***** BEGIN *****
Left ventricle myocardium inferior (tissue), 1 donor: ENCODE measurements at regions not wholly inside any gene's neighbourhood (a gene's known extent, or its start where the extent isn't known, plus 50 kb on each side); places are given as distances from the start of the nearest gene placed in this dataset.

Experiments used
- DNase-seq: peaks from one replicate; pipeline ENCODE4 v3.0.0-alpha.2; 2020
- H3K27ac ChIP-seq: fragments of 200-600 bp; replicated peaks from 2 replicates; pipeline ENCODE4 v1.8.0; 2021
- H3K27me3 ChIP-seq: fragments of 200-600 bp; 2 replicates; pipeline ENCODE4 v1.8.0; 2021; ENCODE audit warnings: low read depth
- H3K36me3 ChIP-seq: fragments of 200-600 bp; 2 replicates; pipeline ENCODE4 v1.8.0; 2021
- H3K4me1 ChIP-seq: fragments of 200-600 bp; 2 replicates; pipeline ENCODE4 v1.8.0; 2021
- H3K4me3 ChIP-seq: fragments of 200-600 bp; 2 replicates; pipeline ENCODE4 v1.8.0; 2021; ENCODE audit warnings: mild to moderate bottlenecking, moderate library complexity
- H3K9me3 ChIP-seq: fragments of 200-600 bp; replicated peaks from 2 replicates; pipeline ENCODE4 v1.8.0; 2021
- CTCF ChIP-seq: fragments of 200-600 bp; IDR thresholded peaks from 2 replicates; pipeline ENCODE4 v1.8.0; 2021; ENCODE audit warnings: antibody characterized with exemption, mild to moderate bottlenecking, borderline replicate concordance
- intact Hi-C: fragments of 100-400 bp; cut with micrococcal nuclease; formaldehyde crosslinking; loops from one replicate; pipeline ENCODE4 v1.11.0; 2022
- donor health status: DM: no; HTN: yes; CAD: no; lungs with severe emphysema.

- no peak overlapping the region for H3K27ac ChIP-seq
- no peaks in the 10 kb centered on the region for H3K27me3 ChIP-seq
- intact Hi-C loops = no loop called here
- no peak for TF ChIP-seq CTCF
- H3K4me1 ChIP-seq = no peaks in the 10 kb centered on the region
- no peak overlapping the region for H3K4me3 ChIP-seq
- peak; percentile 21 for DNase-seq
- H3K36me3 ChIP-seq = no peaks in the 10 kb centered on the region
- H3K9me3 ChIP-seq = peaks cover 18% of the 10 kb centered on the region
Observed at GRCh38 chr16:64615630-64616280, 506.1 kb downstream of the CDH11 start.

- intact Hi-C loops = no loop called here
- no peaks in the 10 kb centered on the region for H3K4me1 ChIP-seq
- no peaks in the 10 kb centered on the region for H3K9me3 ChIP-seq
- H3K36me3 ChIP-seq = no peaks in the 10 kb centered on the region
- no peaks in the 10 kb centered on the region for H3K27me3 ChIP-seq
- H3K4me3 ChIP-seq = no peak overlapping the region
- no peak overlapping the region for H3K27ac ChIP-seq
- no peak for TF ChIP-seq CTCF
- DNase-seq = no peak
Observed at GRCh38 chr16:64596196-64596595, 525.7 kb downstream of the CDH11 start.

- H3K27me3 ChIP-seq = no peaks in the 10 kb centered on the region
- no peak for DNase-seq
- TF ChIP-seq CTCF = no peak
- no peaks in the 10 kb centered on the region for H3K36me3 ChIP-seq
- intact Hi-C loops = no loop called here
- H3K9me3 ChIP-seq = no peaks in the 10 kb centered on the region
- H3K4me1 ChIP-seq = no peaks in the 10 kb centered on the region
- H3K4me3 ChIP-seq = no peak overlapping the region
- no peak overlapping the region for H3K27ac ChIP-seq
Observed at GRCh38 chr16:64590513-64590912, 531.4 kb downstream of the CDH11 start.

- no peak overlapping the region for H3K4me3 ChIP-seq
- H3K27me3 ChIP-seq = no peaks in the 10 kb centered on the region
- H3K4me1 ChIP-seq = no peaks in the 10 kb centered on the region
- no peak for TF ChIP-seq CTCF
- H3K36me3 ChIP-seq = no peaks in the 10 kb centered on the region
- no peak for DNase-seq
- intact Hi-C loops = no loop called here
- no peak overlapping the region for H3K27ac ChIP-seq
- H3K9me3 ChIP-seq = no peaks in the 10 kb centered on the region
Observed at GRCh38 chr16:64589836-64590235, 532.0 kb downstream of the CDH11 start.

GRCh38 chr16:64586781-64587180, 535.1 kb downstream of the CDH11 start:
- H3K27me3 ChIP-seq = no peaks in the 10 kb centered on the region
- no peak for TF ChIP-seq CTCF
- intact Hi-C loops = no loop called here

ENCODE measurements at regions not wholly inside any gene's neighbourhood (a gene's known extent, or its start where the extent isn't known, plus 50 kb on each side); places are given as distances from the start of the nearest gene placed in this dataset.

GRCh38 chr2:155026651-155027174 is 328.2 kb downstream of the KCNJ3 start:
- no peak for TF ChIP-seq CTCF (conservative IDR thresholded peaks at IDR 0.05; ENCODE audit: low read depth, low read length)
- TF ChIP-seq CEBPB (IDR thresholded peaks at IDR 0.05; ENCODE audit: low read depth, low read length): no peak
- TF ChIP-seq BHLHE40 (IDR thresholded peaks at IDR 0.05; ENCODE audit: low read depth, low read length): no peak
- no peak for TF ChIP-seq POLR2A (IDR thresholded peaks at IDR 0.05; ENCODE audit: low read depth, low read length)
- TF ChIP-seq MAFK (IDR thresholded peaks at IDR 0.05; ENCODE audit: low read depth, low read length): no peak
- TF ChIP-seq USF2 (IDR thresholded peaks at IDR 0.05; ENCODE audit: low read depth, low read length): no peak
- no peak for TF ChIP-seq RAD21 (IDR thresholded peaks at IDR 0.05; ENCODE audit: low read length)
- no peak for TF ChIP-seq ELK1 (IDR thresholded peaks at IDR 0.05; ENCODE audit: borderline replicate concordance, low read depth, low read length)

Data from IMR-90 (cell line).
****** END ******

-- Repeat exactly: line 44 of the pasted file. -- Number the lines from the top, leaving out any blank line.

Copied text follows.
- H3K27me3 ChIP-seq = no peaks in the 10 kb centered on the region